Childhood is a time for exploration, learning and laughter; playing games is a crucial part of this. Throwing a ball back and forth, building a Lego zoo and playing hide and seek are just some of the physical games that children enjoy and learn from, but make-believe is just as important for a child and is packed full of magic, fantasy and excitement.
Why is imaginary play so important?
Within the stages of childhood, make-believe is a crucial part of a child’s cognitive development. It allows them to take on different roles; consider reactions, emotions and the behaviour of others; it enables them to take risks in a safe imaginary world, expanding their mind with possibilities and on some level, developing empathy. Expression, language development and creativity are also enhanced through imaginary play and children’s perceptions of the world are explored throughout these roles, demonstrating understanding of their environment and their social interactions. Playing individually or with people also builds positive relationships, independence and confidence. Whilst all of these reasons are encouraging enough, a key motive for playing imaginary games with children is that they love them.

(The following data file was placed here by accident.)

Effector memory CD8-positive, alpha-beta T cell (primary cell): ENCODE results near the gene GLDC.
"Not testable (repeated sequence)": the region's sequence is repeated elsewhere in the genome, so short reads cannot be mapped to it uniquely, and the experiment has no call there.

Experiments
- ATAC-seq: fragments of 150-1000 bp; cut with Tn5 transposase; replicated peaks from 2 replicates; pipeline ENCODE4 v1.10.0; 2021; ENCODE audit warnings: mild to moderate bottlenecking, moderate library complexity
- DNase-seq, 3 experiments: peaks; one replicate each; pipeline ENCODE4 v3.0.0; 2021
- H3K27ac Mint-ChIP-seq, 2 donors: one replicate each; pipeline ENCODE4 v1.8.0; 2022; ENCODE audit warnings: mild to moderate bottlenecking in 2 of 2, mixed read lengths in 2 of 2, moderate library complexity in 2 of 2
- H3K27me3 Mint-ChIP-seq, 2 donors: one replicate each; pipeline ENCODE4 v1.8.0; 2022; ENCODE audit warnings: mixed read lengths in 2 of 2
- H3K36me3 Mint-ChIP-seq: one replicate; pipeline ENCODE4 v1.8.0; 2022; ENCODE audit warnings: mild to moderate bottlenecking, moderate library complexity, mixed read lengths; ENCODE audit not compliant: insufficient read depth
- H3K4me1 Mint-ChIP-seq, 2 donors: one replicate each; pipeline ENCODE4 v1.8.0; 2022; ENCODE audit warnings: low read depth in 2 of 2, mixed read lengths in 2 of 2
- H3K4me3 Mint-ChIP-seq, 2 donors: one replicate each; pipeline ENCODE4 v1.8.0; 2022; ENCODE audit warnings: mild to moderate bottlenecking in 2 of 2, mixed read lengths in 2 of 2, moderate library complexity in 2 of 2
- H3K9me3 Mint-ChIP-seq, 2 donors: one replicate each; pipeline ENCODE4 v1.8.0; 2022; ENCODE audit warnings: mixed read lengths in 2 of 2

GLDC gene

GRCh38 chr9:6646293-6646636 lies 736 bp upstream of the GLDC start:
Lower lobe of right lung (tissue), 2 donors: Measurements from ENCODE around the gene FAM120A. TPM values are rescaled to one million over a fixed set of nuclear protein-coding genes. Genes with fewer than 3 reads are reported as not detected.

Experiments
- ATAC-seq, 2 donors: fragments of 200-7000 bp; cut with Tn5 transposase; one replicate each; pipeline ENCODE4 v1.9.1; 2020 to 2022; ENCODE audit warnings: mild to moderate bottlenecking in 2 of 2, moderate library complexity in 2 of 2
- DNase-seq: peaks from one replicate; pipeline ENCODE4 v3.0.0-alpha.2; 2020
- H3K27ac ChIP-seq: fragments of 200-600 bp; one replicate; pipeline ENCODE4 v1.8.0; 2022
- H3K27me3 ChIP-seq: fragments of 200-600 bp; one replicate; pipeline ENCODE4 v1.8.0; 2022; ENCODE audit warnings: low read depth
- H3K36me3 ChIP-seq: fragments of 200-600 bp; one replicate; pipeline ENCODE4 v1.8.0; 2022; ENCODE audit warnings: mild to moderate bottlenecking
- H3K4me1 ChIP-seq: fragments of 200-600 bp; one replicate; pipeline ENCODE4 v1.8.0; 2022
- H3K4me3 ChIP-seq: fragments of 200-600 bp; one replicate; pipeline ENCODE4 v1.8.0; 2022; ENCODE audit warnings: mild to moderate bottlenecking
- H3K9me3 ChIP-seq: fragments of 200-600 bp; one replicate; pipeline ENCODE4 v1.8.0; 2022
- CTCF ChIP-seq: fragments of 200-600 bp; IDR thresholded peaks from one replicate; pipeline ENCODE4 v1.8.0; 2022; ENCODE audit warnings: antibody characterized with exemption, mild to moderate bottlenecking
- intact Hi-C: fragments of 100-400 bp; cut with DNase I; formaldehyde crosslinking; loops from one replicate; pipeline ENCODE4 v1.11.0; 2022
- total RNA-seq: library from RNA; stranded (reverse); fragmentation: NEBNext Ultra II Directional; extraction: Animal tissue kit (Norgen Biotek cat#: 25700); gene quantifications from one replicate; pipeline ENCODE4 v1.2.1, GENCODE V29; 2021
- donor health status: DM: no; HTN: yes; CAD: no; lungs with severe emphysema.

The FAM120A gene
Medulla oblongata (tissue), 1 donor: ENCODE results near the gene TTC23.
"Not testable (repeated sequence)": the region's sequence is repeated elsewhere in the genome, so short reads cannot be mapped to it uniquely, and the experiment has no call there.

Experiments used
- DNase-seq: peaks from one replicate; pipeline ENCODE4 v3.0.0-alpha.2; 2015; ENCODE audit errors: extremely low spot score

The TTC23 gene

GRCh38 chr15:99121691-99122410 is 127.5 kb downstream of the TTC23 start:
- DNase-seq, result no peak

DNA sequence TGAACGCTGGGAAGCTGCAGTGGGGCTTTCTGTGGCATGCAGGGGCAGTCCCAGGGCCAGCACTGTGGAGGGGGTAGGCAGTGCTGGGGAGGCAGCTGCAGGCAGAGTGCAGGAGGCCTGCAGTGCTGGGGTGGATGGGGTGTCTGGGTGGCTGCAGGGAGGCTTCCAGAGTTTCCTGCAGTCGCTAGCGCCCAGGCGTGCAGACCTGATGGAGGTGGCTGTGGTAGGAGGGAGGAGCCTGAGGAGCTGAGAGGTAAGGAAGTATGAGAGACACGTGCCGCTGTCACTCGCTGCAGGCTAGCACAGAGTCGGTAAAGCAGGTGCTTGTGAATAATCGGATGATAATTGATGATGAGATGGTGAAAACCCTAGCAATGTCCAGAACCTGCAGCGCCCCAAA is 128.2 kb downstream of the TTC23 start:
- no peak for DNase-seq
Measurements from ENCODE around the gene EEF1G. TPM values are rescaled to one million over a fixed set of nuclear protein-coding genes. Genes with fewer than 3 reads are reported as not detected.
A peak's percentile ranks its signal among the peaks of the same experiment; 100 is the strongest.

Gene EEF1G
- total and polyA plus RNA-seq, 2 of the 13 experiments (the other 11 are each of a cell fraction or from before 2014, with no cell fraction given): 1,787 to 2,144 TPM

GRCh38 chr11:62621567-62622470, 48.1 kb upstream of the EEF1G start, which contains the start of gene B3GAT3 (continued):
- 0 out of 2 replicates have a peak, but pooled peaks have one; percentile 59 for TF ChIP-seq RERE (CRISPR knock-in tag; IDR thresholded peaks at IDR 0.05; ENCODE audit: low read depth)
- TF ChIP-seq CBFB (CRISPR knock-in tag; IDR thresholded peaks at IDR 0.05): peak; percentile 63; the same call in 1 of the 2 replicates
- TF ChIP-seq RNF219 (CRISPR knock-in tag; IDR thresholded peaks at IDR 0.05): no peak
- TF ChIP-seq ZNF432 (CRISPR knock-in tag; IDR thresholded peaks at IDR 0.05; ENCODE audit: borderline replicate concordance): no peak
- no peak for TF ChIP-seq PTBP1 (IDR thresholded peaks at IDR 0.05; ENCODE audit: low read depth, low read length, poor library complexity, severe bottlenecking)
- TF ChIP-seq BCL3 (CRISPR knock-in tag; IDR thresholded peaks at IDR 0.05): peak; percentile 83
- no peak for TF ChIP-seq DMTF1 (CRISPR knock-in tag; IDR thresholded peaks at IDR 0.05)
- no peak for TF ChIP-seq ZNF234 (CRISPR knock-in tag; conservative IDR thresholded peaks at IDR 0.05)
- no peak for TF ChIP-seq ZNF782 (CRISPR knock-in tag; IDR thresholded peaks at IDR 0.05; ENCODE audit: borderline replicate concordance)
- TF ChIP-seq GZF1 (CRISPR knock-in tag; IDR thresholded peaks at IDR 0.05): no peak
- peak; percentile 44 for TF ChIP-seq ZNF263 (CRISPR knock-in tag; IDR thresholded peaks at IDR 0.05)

Why should adults play too?
Whilst children love to play together and create a new world within their own living room, they also enjoy doing this with adults and find it funny to see their parent or carer take on a whole different role to what they are used to. This relaxed and proactive approach to make-believe will help to boost a child’s confidence, encouraging them to try new things without fear of embarrassment. It will also continue to develop a special bond between the two of you as they trust you to share in their imaginary game.
Christmas is magic!
As we approach December, Father Christmas, Santa, or St. Nicholas will be ready and waiting with Rudolf’s nose gleaming, shiny and bright. Childhood fantasy is magical and encouraging your charge to believe in a story like this is a wonderful experience for everyone. If this is something that your family celebrates, start thinking about the different sorts of stories you can tell your charge. With the Christmas music blaring and fairy lights twinkling, it is definitely time to start talking about the North Pole, the amazing elves and how on earth Santa and his reindeer manage to deliver all of the presents to every child on Christmas Eve. Perhaps have some angel dust at the ready.
Embrace the creativity
These games will not last forever so stomp around the garden, pretending to be the Gruffalo; become Peter Pan and Tinker Bell in your quest against Captain Hook; perform live on stage at a concert to all teddy bears and pretend to be on a sinking boat in shark infested waters – they will love it and will learn a lot. Whether your charge prefers to play shop, café, mummies and daddies or simply brings their teddy bears to life – enjoy it, encourage it and join in.